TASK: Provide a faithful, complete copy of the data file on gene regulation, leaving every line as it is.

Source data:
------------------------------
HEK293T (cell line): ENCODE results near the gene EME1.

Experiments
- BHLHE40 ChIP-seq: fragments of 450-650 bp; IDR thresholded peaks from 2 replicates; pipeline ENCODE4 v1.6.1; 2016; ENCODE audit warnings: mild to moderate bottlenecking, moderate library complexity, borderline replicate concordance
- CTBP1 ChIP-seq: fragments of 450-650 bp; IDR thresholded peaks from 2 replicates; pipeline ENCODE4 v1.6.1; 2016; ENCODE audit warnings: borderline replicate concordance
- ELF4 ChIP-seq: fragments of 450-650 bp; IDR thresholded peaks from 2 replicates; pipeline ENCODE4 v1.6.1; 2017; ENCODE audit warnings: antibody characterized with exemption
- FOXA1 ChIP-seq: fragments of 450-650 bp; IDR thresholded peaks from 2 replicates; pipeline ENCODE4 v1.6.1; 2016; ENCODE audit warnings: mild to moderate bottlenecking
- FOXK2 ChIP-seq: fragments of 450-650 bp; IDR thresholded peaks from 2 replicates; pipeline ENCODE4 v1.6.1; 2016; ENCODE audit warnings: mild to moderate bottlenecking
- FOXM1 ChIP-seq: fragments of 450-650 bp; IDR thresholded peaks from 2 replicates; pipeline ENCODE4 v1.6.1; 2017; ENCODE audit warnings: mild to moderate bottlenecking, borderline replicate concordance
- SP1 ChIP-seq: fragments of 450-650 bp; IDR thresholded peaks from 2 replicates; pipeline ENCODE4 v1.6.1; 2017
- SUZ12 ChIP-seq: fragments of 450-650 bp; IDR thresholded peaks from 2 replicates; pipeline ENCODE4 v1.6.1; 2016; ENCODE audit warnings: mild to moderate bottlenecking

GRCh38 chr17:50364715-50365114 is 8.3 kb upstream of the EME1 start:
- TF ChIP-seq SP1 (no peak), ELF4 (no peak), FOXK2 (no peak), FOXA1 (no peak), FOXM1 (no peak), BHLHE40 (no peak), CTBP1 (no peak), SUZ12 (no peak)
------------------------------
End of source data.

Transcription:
HEK293T (cell line): ENCODE results near the gene EME1.

Experiments
- BHLHE40 ChIP-seq: fragments of 450-650 bp; IDR thresholded peaks from 2 replicates; pipeline ENCODE4 v1.6.1; 2016; ENCODE audit warnings: mild to moderate bottlenecking, moderate library complexity, borderline replicate concordance
- CTBP1 ChIP-seq: fragments of 450-650 bp; IDR thresholded peaks from 2 replicates; pipeline ENCODE4 v1.6.1; 2016; ENCODE audit warnings: borderline replicate concordance
- ELF4 ChIP-seq: fragments of 450-650 bp; IDR thresholded peaks from 2 replicates; pipeline ENCODE4 v1.6.1; 2017; ENCODE audit warnings: antibody characterized with exemption
- FOXA1 ChIP-seq: fragments of 450-650 bp; IDR thresholded peaks from 2 replicates; pipeline ENCODE4 v1.6.1; 2016; ENCODE audit warnings: mild to moderate bottlenecking
- FOXK2 ChIP-seq: fragments of 450-650 bp; IDR thresholded peaks from 2 replicates; pipeline ENCODE4 v1.6.1; 2016; ENCODE audit warnings: mild to moderate bottlenecking
- FOXM1 ChIP-seq: fragments of 450-650 bp; IDR thresholded peaks from 2 replicates; pipeline ENCODE4 v1.6.1; 2017; ENCODE audit warnings: mild to moderate bottlenecking, borderline replicate concordance
- SP1 ChIP-seq: fragments of 450-650 bp; IDR thresholded peaks from 2 replicates; pipeline ENCODE4 v1.6.1; 2017
- SUZ12 ChIP-seq: fragments of 450-650 bp; IDR thresholded peaks from 2 replicates; pipeline ENCODE4 v1.6.1; 2016; ENCODE audit warnings: mild to moderate bottlenecking

GRCh38 chr17:50364715-50365114 is 8.3 kb upstream of the EME1 start:
- TF ChIP-seq SP1 (no peak), ELF4 (no peak), FOXK2 (no peak), FOXA1 (no peak), FOXM1 (no peak), BHLHE40 (no peak), CTBP1 (no peak), SUZ12 (no peak)